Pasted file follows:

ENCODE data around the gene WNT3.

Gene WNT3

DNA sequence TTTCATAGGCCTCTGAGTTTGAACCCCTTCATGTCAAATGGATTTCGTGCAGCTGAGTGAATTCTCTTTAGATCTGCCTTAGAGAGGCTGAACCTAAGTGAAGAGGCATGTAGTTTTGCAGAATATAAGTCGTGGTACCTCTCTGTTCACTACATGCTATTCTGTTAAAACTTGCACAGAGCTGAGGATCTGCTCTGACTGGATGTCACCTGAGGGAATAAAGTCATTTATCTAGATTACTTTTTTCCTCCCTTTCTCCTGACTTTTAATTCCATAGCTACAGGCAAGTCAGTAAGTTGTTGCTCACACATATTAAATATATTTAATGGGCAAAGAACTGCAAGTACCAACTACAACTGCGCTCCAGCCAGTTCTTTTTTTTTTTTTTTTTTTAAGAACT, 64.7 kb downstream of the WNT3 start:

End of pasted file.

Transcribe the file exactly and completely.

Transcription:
ENCODE data around the gene WNT3.

Gene WNT3

DNA sequence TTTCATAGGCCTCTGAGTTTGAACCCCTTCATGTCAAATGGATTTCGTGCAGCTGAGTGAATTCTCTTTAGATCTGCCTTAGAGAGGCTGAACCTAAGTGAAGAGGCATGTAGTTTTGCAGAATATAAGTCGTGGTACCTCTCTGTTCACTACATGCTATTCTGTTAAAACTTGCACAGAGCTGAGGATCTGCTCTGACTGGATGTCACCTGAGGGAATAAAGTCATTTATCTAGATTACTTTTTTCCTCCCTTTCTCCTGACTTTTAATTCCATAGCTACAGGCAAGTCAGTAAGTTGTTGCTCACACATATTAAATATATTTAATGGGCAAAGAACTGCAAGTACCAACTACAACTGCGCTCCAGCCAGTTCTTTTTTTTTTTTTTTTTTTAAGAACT, 64.7 kb downstream of the WNT3 start: